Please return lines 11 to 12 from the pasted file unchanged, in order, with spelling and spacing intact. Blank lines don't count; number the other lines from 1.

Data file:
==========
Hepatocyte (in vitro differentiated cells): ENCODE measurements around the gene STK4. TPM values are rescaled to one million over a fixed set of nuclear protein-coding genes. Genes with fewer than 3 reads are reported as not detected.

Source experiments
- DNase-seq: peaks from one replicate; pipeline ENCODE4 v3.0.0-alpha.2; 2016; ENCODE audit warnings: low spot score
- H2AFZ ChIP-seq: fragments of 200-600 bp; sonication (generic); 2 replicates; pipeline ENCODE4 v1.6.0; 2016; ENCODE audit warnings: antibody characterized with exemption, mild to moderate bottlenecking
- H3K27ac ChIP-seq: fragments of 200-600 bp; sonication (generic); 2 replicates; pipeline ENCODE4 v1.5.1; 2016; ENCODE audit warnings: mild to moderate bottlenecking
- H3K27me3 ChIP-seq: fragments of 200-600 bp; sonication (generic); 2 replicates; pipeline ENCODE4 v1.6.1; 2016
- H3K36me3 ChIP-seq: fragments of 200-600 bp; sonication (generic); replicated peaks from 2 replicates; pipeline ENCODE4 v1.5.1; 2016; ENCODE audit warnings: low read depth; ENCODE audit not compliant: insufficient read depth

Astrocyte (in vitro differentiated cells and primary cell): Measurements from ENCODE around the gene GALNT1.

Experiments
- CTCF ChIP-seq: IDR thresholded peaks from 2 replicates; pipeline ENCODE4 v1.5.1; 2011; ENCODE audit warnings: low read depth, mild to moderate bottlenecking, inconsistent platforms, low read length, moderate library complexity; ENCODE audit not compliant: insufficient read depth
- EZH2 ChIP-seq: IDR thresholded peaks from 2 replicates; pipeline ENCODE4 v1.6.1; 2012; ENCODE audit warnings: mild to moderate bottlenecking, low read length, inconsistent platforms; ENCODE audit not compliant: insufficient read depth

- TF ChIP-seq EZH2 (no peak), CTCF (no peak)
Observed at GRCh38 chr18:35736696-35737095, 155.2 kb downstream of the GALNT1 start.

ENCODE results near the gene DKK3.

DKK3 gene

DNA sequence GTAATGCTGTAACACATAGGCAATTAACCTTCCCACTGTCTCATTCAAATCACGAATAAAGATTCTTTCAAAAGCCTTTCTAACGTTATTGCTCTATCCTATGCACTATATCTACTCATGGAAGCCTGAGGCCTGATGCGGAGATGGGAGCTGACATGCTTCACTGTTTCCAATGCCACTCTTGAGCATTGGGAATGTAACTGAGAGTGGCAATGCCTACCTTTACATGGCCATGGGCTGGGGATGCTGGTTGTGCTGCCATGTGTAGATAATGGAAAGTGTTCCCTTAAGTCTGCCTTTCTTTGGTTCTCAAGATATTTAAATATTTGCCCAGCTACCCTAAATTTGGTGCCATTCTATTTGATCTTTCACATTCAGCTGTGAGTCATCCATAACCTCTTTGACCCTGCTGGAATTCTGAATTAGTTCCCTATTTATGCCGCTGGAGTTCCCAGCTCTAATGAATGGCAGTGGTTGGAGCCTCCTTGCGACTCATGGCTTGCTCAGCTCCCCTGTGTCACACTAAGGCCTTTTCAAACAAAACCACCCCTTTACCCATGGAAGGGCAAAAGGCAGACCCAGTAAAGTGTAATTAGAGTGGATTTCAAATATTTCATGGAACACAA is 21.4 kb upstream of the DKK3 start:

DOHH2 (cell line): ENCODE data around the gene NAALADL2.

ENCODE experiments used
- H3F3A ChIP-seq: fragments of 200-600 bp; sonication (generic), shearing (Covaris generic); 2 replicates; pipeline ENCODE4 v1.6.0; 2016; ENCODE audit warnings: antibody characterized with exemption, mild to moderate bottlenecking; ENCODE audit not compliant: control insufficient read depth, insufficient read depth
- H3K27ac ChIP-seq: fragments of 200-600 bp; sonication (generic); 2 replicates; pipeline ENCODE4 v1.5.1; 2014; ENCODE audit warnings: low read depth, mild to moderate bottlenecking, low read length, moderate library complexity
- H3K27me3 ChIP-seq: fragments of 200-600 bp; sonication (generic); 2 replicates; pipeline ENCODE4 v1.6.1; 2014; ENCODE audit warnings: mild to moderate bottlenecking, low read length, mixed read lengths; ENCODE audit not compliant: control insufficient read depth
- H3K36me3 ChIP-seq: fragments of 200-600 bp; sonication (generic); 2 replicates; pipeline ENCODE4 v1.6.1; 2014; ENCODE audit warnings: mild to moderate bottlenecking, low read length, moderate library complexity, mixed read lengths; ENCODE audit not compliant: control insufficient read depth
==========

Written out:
- EZH2 ChIP-seq: IDR thresholded peaks from 2 replicates; pipeline ENCODE4 v1.6.1; 2012; ENCODE audit warnings: mild to moderate bottlenecking, low read length, inconsistent platforms; ENCODE audit not compliant: insufficient read depth

- TF ChIP-seq EZH2 (no peak), CTCF (no peak)